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Hunting field characters: The types of horses you’ll meet out hunting *H&H Plus*

From the statuesque secretary’s mount to the infallible hireling, there are some horses you meet no matter which pack you’re out with, says Catherine Austen

Oakley, the whipper-in’s horse, is more like a hare than a horse. He has no topline to his flea-bitten grey neck at all – emphasised by his hogged mane – but a set of hindquarters of which Kim Kardashian would be proud. This is because he spends most of the day going from 0 to 60 as his eager young rider dashes from one place to another, trying to be in the right place at the right time and therefore avoid another explosion of fury from the huntsman.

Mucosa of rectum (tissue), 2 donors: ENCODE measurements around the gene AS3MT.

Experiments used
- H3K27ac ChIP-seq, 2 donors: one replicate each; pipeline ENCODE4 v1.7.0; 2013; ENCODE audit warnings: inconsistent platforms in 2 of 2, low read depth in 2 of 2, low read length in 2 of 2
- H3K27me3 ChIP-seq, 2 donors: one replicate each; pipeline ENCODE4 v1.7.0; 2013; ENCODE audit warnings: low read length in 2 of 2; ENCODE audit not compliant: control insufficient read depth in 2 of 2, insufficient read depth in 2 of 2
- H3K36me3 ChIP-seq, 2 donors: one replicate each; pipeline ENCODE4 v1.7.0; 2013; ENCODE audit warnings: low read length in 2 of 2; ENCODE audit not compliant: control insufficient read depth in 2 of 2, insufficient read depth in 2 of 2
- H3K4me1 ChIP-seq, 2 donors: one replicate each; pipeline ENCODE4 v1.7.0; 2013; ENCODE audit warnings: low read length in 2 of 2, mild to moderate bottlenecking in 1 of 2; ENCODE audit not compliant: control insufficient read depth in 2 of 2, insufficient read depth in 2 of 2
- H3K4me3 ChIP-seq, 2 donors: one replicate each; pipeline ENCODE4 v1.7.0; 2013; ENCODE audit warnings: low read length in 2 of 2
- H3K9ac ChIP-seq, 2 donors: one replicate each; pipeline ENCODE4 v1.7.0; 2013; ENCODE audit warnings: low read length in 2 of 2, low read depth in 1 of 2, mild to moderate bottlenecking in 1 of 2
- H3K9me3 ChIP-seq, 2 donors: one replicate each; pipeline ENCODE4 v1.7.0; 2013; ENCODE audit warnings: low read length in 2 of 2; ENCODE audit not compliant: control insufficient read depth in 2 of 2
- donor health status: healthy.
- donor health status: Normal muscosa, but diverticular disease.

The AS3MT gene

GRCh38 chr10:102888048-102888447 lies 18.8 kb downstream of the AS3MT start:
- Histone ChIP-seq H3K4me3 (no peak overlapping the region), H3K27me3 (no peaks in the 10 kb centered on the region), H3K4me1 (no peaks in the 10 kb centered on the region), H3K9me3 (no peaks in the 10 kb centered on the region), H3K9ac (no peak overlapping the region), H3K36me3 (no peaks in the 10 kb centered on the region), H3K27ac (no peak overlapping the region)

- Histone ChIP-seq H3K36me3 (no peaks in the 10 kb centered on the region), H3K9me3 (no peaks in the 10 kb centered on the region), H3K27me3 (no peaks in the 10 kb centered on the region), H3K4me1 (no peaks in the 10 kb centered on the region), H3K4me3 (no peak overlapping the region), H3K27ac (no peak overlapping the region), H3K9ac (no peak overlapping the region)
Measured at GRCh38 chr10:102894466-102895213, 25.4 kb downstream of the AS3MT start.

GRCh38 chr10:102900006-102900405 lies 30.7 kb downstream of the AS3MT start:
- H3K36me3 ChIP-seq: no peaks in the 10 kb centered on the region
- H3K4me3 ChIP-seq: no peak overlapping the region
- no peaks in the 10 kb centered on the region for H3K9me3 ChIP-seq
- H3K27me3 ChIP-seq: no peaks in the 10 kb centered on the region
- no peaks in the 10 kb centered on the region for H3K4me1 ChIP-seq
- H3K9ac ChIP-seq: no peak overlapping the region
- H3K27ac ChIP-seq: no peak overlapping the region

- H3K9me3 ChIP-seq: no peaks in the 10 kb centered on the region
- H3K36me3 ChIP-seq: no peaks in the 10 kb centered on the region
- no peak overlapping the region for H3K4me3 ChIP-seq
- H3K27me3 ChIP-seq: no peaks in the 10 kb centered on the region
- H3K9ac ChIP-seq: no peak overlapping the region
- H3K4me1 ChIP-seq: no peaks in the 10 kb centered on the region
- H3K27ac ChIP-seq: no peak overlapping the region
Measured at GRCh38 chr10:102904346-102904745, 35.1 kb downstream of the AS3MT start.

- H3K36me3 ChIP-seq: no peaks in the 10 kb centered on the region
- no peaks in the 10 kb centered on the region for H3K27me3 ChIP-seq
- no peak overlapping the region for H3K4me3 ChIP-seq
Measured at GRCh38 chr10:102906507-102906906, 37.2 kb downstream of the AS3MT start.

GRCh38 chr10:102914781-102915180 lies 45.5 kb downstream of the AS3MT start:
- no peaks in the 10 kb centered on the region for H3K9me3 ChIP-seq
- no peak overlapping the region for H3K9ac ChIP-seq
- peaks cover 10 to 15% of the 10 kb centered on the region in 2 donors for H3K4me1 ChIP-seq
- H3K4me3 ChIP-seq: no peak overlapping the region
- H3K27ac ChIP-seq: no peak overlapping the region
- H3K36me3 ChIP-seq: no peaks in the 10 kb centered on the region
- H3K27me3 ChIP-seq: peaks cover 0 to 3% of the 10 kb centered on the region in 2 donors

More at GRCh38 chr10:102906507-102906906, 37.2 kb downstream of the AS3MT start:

Oakley, who would beat Usain Bolt out of the blocks, loves it. He hears and sees hounds before any human, little grey ears pricked as hard as they can be and, despite standing still as a statue, quivers continually in anticipation. He doesn’t need a rider to whip-in – he’d do it quite as well on his own.

The field master’s horse

Each September, Flash’s owner declares that he hates him and he’s definitely selling him before Christmas. Flash, a good-looking chestnut thoroughbred with a white blaze, is horrible to hack – he naps, he whips round, he spooks, he leaps into the hedge in terror if a tractor appears. He needs serious sedation to clip and he tries to kick the farrier.

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